Published: 25 April 2013 at 10:13
Anglia Ruskin scientist shows how whales adapt when favourite dish is taken off the menu
Scientists studying humpback whales in the Atlantic Ocean have shown for the first time how a new feeding technique has spread through a large social network.
The research by academics at Anglia Ruskin University, the University of St Andrews and the Whale Center of New England is published in the latest edition of the journal Science.
This new technique, called ‘lobtail feeding’, was first observed in 1980, at a time when herring, previously the main food of the humpback whales, was suffering a serious decline in numbers.
In the Gulf of Maine, bubble-feeding is a common foraging technique used by humpback whales (Megaptera novaeangliae), which is characterised by bubble production 20-25m below the surface, underneath and around a prey school, followed by a lunge through the bubbles.
Lobtail feeding consists of striking the surface of the water one to four times with the ventral side of the fluke (tail), followed by a bubble-feeding sequence.
At the same time as herring numbers were declining, sand lance stocks went through a boom, and it seems the innovation is specific to that particular prey, as its use is concentrated around the Stellwagen Bank off the coast of Massachusetts, a spawning ground for this particular fish.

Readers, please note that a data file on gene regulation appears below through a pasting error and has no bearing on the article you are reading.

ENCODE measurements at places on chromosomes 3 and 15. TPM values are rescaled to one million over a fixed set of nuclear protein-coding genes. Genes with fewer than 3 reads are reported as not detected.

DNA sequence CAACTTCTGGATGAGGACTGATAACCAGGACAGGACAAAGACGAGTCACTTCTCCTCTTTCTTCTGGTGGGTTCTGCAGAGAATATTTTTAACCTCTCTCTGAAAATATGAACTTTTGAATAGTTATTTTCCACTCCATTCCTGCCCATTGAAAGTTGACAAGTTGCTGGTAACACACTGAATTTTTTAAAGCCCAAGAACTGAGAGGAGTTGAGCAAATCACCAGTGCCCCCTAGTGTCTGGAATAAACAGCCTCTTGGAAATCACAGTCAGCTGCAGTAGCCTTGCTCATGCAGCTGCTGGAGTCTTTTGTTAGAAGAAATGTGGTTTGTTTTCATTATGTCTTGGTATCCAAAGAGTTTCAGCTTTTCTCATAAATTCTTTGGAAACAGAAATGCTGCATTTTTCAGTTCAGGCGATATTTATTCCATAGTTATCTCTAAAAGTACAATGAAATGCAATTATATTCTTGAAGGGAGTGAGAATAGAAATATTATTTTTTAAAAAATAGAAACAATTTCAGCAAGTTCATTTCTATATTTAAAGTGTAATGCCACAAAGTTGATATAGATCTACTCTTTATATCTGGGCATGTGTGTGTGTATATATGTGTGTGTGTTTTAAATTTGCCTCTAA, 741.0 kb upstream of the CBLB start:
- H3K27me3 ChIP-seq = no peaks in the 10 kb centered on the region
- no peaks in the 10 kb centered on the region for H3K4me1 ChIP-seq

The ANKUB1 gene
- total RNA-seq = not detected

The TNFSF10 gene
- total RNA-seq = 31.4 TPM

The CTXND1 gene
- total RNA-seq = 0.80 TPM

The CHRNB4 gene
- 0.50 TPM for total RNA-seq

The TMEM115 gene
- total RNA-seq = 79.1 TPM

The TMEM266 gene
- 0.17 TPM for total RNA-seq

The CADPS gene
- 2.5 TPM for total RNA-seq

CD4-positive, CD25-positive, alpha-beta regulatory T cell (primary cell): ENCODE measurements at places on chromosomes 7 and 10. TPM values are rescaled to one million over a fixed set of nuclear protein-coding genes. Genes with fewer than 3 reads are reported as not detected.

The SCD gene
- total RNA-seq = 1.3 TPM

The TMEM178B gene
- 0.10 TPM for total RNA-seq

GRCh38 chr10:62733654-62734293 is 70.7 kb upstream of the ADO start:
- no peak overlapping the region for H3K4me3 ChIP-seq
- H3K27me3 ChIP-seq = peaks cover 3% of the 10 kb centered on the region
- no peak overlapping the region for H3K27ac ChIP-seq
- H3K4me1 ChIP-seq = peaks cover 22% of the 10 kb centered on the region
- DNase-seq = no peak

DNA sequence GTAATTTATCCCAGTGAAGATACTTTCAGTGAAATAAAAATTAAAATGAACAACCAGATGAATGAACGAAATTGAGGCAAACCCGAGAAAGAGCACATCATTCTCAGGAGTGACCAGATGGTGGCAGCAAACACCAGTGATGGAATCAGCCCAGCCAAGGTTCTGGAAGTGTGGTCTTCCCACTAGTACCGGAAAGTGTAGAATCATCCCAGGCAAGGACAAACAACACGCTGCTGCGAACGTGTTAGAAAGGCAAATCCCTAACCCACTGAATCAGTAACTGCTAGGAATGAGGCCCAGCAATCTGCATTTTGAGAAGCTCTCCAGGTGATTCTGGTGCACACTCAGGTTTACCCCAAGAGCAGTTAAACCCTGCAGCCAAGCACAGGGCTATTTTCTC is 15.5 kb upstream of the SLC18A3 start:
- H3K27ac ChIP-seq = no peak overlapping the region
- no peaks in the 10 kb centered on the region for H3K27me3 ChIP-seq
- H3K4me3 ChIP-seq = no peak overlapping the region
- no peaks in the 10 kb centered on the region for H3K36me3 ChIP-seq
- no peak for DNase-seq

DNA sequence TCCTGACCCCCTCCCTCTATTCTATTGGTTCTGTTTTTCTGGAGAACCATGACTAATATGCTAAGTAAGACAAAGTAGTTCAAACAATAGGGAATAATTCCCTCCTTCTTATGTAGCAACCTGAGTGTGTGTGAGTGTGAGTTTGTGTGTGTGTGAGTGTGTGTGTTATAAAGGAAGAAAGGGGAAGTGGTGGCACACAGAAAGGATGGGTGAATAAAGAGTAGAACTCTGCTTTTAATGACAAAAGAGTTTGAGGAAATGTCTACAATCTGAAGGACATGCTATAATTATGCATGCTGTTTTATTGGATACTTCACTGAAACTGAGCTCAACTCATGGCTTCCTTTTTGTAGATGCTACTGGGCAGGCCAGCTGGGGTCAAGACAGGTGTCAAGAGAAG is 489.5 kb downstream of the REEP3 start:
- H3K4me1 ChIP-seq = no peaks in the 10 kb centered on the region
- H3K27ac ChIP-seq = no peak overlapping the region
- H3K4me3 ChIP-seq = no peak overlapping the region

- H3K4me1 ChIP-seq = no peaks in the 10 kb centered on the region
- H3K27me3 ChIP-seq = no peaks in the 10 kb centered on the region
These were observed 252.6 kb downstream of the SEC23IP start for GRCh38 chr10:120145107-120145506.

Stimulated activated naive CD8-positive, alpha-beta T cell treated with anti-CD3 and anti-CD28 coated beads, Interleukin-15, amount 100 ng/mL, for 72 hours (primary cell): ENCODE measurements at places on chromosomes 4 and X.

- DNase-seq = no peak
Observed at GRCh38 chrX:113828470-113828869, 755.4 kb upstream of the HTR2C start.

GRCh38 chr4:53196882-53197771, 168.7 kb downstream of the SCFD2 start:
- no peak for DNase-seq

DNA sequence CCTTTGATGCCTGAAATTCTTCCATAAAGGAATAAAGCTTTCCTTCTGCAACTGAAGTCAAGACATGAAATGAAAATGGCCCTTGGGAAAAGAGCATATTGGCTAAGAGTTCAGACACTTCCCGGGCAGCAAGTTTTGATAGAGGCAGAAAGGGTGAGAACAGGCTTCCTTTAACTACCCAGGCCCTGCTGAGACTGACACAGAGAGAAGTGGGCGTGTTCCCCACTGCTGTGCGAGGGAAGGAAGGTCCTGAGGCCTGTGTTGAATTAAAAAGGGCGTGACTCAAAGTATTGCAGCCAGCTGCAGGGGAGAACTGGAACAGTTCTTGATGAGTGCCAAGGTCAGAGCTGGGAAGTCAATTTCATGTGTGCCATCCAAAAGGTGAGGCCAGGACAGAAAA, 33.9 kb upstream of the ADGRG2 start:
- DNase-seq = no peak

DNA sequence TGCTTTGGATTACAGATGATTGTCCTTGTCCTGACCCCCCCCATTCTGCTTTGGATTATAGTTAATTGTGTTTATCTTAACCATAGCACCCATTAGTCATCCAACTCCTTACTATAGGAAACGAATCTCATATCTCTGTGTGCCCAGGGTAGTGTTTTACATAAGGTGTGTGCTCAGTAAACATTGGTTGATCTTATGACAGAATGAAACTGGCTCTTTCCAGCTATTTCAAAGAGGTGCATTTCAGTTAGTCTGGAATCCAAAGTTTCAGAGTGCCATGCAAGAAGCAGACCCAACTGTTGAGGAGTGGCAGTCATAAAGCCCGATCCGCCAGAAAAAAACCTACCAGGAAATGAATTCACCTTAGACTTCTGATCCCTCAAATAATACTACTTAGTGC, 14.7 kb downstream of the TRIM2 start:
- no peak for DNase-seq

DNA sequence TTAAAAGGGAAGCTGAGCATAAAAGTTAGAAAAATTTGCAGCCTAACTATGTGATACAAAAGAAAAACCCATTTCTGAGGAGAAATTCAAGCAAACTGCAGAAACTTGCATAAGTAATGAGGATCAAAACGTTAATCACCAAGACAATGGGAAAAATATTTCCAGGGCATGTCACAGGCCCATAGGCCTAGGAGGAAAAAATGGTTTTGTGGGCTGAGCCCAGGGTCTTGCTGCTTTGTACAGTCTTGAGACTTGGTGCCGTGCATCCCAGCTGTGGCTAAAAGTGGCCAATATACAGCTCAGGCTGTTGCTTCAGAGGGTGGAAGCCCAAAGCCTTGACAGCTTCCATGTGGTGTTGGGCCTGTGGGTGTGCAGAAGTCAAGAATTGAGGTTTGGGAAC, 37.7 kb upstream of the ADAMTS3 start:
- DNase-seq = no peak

Using a database containing 73,790 sighting records, gathered over 30 years by Mason Weinrich of the Whale Center of New England, the researchers were able track the spread of the behaviour. By 2007, nearly 40% of the humpback whale population in the area was using the lobtail feeding method.
The team, also including Dr Will Hoppitt from Anglia Ruskin University and Jenny Allen and Dr Luke Rendell from the University of St Andrews, used a new technique called “network based diffusion analysis” to demonstrate that the use of lobtail feeding followed the network of social relationships within the population.
The new feeding behaviour spread through cultural transmission, the same process used by humans and primates, and the scientists believe their results strengthen the case that cetaceans (whales and dolphins) have evolved sophisticated cultural capacities.
Dr Hoppitt said:
The skills, knowledge, materials and traditions that humans learn from each other help explain how we’ve come to dominate the globe as a species, but how we evolved the capabilities to transmit such knowledge between ourselves remains a mystery that preoccupies biologists, psychologists and anthropologists.Dr Hoppitt added: